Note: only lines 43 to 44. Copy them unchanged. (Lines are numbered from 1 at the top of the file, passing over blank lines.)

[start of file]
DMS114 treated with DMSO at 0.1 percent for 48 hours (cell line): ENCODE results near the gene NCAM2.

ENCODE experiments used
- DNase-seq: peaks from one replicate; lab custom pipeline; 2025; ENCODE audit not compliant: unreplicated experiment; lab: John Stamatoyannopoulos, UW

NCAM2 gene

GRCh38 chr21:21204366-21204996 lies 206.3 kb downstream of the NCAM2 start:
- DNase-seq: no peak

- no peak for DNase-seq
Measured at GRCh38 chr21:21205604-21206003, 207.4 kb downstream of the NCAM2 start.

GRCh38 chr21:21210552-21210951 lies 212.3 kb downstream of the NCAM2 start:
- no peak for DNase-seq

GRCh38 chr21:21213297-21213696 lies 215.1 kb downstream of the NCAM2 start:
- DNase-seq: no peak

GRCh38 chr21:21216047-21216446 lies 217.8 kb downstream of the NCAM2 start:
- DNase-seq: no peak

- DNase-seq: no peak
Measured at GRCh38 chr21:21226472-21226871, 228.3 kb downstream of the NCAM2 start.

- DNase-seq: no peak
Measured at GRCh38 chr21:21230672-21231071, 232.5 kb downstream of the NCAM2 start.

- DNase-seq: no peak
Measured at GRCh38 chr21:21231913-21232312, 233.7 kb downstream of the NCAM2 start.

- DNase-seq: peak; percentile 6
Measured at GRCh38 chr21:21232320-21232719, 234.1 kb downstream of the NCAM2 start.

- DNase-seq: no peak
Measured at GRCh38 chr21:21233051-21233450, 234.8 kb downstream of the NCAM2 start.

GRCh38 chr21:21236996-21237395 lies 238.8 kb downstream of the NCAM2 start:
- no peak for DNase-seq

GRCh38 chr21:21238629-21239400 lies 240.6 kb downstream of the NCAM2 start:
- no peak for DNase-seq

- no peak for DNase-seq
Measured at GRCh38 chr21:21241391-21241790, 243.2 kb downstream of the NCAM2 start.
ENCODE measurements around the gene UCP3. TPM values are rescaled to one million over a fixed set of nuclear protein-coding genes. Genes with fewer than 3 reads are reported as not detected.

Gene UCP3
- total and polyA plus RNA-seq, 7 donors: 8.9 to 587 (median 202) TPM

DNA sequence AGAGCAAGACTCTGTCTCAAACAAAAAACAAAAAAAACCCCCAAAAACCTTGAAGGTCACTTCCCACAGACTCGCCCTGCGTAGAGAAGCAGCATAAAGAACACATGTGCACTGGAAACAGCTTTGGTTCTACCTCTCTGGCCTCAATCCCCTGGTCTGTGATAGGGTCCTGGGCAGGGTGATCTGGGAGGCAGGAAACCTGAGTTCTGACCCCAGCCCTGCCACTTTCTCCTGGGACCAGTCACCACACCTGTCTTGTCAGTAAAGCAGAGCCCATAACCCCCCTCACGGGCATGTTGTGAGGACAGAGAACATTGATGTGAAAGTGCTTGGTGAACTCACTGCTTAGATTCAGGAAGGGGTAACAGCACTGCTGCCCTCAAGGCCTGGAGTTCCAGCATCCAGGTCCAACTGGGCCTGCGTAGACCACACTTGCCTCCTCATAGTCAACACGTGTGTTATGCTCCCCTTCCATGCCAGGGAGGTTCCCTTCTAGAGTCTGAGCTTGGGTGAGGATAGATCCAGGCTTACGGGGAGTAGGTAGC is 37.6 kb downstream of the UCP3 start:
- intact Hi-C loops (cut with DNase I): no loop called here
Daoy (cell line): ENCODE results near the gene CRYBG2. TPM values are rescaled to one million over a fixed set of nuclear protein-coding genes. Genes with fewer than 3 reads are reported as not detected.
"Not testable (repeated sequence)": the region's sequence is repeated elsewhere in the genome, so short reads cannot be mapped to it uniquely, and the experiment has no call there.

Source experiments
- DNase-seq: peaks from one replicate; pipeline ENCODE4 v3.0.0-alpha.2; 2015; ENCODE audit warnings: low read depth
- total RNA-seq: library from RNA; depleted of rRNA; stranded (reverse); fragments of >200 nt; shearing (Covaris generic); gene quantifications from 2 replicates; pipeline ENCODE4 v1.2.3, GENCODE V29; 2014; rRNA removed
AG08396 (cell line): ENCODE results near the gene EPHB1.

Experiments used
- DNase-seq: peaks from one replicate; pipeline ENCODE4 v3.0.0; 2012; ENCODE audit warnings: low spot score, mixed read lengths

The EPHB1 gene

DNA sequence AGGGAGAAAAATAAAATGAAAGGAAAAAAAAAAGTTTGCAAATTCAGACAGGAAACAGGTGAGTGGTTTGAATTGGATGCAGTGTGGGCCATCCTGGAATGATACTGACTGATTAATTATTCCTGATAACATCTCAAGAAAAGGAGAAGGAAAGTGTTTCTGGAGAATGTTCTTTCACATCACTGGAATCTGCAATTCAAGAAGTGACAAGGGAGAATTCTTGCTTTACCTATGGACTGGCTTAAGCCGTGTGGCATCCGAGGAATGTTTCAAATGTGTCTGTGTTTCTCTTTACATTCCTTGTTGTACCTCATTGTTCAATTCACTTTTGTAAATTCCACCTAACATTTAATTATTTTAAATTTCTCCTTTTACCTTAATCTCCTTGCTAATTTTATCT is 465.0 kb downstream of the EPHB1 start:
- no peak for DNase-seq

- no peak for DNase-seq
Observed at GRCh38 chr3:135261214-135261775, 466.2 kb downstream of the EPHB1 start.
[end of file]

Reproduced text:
- DNase-seq: peaks from one replicate; pipeline ENCODE4 v3.0.0; 2012; ENCODE audit warnings: low spot score, mixed read lengths

The EPHB1 gene